4 Common Instagram Scams - How to Recognize and Protect Yourself
Instagram is one of the biggest social media platforms in the world. The social media giant has over a billion active users. With that many potential targets you know the cybercriminals can't resist the chance to inflict havoc. Hackers are constantly coming up with new tactics that home in on Instagram users' private info or promote suspicious web services hosting harmful or content like trojans, worms, spyware, and other malware. These scammers are becoming more and more intelligent and their tricks are getting increasingly more sophisticated. In this article, we'll take a look at the X most common scams on Instagram.
NSFW content promoted as part of a spam campaign
Scammers have used bots to promote NSFW services on Instagram for a long time. You've likely run into some yourself if you're an active Instagram user. The scammers' idea is to monetize the traffic they get from all the clicks for more money. Fortunately, Instagram has automated detection mechanisms that eliminate most of this content. However, some will always slip through the cracks. It's just the nature of the cat and mouse game hackers and security experts play.
For example, in one recent campaign, the crooks leveraged a bunch of seemingly normal accounts to enact the scam in several steps without raising any red flags. The operation started with one such account following a large number of average Instagram accounts. The bio in the bot's profile told people some clues on what kind of content it offers, but the text had extra spaces and periods so that Instagram's anti-fraud tools wouldn't see any signs of inappropriate activity.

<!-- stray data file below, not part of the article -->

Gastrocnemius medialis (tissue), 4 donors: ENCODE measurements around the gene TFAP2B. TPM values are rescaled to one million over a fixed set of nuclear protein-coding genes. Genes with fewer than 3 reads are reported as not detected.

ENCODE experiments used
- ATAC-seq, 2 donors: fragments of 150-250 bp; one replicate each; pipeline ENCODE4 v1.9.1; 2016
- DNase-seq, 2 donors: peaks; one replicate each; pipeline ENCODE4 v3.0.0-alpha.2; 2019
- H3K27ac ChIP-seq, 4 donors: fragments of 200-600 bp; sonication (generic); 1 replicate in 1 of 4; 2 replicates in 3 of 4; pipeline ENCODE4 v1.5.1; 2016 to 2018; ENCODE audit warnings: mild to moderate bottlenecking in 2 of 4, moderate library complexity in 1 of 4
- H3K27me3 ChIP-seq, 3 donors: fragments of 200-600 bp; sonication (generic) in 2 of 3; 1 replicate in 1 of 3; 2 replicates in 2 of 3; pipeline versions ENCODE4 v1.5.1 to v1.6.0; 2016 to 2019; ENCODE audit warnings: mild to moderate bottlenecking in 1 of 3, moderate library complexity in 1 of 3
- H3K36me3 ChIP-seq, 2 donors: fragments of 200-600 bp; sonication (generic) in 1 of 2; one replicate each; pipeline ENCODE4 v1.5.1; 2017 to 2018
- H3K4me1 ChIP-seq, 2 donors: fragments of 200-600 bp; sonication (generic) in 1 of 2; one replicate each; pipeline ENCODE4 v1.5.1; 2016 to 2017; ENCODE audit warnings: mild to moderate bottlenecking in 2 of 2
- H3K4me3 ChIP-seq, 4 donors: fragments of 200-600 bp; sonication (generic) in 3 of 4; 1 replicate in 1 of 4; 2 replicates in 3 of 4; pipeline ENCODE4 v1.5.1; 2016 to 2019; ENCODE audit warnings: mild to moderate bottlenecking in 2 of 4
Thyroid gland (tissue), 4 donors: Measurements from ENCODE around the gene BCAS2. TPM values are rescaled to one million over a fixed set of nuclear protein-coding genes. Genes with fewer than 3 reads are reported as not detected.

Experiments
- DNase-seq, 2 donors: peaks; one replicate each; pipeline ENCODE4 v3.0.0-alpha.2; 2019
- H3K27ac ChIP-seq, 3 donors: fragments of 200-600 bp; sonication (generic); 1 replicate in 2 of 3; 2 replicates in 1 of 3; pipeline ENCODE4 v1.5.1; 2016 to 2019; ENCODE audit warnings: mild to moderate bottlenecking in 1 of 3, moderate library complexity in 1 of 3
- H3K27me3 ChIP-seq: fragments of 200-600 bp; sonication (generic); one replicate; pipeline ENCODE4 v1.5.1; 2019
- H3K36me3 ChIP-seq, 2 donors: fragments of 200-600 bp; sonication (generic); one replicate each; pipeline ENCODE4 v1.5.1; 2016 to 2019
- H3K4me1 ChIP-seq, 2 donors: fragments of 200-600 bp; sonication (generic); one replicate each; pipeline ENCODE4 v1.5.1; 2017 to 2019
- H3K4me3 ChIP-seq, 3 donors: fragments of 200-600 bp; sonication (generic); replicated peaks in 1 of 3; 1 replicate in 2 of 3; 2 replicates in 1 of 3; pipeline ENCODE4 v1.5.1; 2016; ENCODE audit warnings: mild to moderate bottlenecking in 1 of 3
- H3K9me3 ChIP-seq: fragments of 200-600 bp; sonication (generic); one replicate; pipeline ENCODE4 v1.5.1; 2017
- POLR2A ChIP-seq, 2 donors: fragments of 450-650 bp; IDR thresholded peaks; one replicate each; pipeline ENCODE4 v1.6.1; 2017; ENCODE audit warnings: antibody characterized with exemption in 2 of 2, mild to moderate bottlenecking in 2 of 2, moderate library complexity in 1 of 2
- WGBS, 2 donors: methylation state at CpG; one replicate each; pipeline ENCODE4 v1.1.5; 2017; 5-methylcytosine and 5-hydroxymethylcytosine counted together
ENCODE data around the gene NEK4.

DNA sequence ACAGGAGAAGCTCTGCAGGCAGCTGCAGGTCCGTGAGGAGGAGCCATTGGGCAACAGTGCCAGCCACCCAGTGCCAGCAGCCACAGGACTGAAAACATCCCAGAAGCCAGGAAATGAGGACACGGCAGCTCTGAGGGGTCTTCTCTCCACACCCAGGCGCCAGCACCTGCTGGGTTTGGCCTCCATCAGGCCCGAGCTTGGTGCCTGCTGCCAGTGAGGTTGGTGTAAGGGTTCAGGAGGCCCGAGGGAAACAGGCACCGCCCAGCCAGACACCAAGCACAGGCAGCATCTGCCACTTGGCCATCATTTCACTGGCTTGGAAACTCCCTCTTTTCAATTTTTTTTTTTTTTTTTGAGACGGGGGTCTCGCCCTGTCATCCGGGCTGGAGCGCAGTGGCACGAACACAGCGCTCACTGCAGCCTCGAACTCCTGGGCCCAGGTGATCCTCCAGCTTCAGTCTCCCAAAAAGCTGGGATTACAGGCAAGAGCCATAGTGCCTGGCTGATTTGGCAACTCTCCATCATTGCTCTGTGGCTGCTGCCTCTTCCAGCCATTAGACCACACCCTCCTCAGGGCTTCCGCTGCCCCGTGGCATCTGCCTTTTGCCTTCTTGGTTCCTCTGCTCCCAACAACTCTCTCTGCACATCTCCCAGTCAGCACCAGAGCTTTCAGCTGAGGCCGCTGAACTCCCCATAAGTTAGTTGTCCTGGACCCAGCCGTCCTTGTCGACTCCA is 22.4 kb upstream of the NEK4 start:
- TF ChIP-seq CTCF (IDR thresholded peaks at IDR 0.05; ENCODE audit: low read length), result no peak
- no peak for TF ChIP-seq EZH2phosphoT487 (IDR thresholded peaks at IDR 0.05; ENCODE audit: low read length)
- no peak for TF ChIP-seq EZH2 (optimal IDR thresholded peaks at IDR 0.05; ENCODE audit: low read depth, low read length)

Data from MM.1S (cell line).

Also, a lot of these accounts don't actually contain links to external adult content, instead, they send the users to other Instagram accounts that push porn in a more explicit way.
Many of the accounts don't look suspicious at first glance. They may have up to three generic photos and the descriptions underneath these images are quotes from well-known novels by Alexander Dumas or George R. R. Martin, leading experts to label these as the "Novel bot accounts". To stay hidden from the detection software these profiles will offer no links within the profile data itself. Instead, the users have to start a private conversation with the bot to get that info.
For that reason, some bot profiles join big Instagram groups and create chats with adult themes or encourage people to complete sex-related surveys. Scammers dupe users into clicking a link to an adult dating website this way to generate more revenue. To another layer of protection and credibility for their bot profiles, the spammers may create a "Leaving Instagram" page that falsely flags the destination site as a secure one. It only seems to work for mobile users, however. Computer users are redirected to a different page, perhaps as some kind of evasion scheme.
"The Nasty List" phishing scam
Another wave of scams flooding Instagram is the nasty combination of social engineering and hacking. The scammers trick their targets with messages saying that they are on something labeled "The Nasty List". These messages get the victim's attention with phrases like "Wow you really are on the list, you're ranked number 14. This is terrible!" The exact wording changes but the premise is the same – to get the target curious and nervous about private pics or videos of them being made public.